The air is drawn in through the ports, these areas of the kiln get hottest as the fire is drawn to the oxygen. I swap the chimneys around every hour or so in order to spread the fire around the kiln and even out the heating.


For the charcoaling process (pyrolysis) to happen, the wood needs heating to 400-470C with as little oxygen present as possible. If it doesn’t get hot enough then the wood won’t be fully converted, too hot (or the temperature is raised too fast) then the charcoal is ‘blown’. That means when you look at the end of a charcoaled stick, it is very open-textured with massive splits; the resulting charcoal is fragile and breaks up easily in the bag or the fire.

The perfect top quality charcoal is dense and has a glassy ‘tinkle’ when tapped together or the bag jostled. That shows that the pyrolysis was total and the wood is close to 100% pure carbon with no impurities (causing smoke), wasn’t overcooked and will sustain its form well in the bag and in use.

Checking the chimneys for steam
Checking for steam
condensation on spade
Condensation on spade

As the day wears on the thick yellowish smoke turns white and is mostly steam being driven off. After maybe 8 hours the amount of steam/smoke is greatly diminished, and some of the chimneys may start to produce flames, this is woodgas being burnt off and suggests that the charge is getting hot throughout and almost done. Once the smoke has virtually stopped or has become very thin with a slight blue tint (which is a little too far as that means the charcoal is now burning!), the burn is almost complete.

Kiln producing steam rather than smoke
kiln producing steam rather than smoke
Kiln is Sealed with sand

Cooling down

I remove the chimneys and fill the ports with soil, completely shutting the kiln down by cutting off the air. I check on it for leaks half an hour later and then go to bed!

A kiln this size will take another 12 hours to cool down enough to empty. If any embers remain, the whole lot can reignite and burn away to nothing.

One mistake that colliers in a hurry make is to take a peek under the lid to see if it is out. When they do that, oxygen gets in, and the hot woodgas ignites; resulting in the lid blowing off and taking the colliers face with it! I prefer to leave it a day or so to be on the safe side 😉 When the kiln is cold, I remove the lid and start emptying it with a malt shovel.

kiln full of finished charcoal
Kiln full of finished charcoal


The charcoal is graded for different uses by passing it over sieves of various sizes. Pieces over 25mm in size are usually sold as barbecue charcoal, between 12 and 25mm is forge fuel (also great in wood burners) and anything smaller for soil improvement.

Grading the Charcoal using a digger and sieve
Grading using a sieve

Since I rarely sell my charcoal, I throw mine over a 12mm mesh and burn everything in the forge. The small stuff still gets burnt, but I use it separately as it requires different fire management to avoid ending up all over the place. Aside from grading the charcoal, the sieving also helps to remove stones, sand, ash and unburnt wood.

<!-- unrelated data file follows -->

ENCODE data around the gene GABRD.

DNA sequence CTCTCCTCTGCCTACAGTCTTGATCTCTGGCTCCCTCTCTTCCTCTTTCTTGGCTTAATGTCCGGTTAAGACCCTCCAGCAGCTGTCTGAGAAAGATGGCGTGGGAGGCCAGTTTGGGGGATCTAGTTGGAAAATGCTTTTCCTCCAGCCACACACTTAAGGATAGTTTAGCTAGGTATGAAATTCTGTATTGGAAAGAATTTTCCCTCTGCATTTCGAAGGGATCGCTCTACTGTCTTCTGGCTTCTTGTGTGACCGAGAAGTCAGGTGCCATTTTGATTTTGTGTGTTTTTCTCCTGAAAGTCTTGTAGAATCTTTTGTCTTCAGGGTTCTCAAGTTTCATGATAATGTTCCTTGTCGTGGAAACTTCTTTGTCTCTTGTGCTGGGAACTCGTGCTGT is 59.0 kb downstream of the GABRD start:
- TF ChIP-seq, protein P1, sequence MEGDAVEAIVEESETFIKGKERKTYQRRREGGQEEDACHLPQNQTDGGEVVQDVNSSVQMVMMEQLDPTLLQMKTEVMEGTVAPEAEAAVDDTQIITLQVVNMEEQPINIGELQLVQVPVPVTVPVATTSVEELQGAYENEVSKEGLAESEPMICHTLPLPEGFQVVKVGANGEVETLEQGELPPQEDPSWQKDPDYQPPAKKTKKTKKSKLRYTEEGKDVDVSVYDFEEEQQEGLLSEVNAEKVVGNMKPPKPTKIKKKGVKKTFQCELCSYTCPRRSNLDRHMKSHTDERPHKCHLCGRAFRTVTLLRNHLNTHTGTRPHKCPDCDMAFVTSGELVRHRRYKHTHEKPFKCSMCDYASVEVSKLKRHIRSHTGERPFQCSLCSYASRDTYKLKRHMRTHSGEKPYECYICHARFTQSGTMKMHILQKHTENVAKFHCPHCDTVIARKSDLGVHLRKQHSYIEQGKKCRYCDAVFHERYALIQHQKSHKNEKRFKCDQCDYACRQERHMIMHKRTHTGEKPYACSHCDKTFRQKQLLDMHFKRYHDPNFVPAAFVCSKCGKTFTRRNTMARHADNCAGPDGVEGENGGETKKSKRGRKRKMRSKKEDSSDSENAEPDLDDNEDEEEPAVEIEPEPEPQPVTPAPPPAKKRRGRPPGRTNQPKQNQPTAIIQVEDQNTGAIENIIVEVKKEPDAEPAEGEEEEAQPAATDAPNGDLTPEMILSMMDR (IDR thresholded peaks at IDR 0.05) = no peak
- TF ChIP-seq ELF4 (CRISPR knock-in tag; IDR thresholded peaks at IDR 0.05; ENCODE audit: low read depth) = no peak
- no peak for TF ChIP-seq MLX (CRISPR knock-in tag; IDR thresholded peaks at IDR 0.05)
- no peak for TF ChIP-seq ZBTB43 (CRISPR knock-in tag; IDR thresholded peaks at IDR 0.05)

The partially converted wood is known as ‘brown ends’ and is traditionally put back into the next kiln as part of the next burn. A better use for it is in the campfire. It has already had much of the volatile material burnt off and is super dry, so when burnt, it produces lots of bright flames and very little smoke.

The more modern method of making charcoal is the use of a retort kiln. This means that you place the wood in a sealed container and then heat it from the outside, just like making charcloth in a campfire using a syrup tin. Many retorts have a way of redirecting the woodgas into the combustion chamber to economise on fuel.

The benefits of a retort are that you get no contamination from stones/soil, you don’t lose some of your charge through heating it up, and it produces far less smoke in the early stages; so is much more neighbour/environmentally friendly.

Retort kilns are however very expensive to buy and though you can build them yourself, are not easy to make. They still need watching and feeding with fuel, so are no less labour intensive than a ring kiln, but you can use the brash to fuel it that would otherwise be wasted (chipped, etc). I looked into one that makes a similar amount of charcoal as my little kiln; it was £15 grand! Maybe one day I will make a small one based around an oil drum, but the ring kiln works fine for now.

Graded and bagged charcoal
Graded and bagged charcoal
Picture of Dave Budd knife maker

Dave Budd is a world renowned smith specialising in historic weapons and other period steelwork, he runs knife and axe making courses amongst other things from his woodland in rural Devon.
You can see some of his work and contact him through his website